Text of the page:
Articles & Resources

In-Season Strength Training: Being Strong When It Counts by Alan Stein

Posted by Boston Sports Medicine and Performance Group on Nov 13, 2010 9:31:00 AM

by Alan Stein

Head Strength & Conditioning Coach
DeMatha Catholic High School Basketball

In order for you to reach your true potential on the basketball court, and have an edge on your opponent, you must maintain the strength you built throughout the off-season.  Keep in mind you are not an Olympic lifter, Power lifter, or bodybuilder, so you don’t need to train that way. A safe, time efficient and productive in-season program can take as little as 20 minutes, twice a week!
The primary purpose of your strength training program is to reduce the occurrence and severity of injury.  As you know, basketball is very physically demanding.  Making your muscles and joints stronger will lessen your chance of injury (such as a pulled groin or rolled ankle), and keep you on the court where you belong.  Strength training will also help you improve your performance.  The stronger you are the more force you can produce; which means you will run faster and jump higher. However, strength is an attribute that can quickly diminish.  In as little as 3 weeks you may have a noticeable decrease in your overall strength and power.  If you don’t strength train during the season, you will be physically at your weakest come playoff time!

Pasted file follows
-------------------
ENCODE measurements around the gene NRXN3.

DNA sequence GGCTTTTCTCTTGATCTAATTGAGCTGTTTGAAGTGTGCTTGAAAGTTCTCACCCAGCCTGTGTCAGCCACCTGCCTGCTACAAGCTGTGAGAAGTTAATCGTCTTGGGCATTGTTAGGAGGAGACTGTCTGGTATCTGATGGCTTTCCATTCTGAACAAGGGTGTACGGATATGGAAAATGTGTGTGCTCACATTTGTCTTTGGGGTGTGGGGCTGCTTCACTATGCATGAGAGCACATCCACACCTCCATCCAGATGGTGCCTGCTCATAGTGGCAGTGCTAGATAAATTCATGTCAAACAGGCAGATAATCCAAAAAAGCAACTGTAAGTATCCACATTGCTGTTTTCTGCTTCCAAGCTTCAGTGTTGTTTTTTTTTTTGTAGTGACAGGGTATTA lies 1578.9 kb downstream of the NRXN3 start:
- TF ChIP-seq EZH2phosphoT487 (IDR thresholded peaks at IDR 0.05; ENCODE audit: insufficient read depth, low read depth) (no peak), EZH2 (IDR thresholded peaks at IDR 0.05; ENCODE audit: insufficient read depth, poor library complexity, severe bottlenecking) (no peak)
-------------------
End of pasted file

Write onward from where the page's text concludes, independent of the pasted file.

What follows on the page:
There are as many different strength training methodologies as there are ways to run a full court press or a secondary break.  Regardless of what you choose; safety, time efficiency, and intensity should be the backbone of your strength training philosophy.  Your main focus during the season should be to maintain your overall muscular size and strength.  An in-season program should address your major muscle groups (legs, hips, core, and upper torso) as well as the most injury prone areas: ankles, knees, groin, and lower back.

You should only use the safest exercises available and perfect exercise technique. You should work within an appropriate repetition range (8-15 reps for most high school players). Since time is a precious commodity during the season, the goal of your in-season strength program should be to get the maximum results in the shortest amount of time. You should use a limited number of sets and exercises during each workout (1-2 sets per exercise), while minimizing rest intervals to induce an overall conditioning effect.  This will make each workout brief, but intense!

Intensity is the most important controllable factor in determining your results.  Below a certain level of intensity, strength training will have very little benefit.  If you are capable of lifting 100 pounds 15 times on a given exercise, and you stop at 10, the exercise was not as intense as it could have been.  Therefore, it is recommended that each appropriate set is taken to the point at which no additional reps can be completed (muscle fatigue).  

Since you will be practicing and playing almost every day (at high levels of intensity), and will be in a constant state of fatigue from now until March, it is recommended you decrease the volume of each workout to reduce the overall wear and tear on your body.  Do fewer sets and less total exercises, especially for the lower body, than you would during the off-season.

Sample In-Season Strength Workout

Perform 2 sets of each of the following exercises:

Basketball push-ups   

Multi-directional lunge


1 legged squat

Standing shoulder press

1 legged leg curl on physio ball

Seated row



Topics: Strength Training, Alan Stein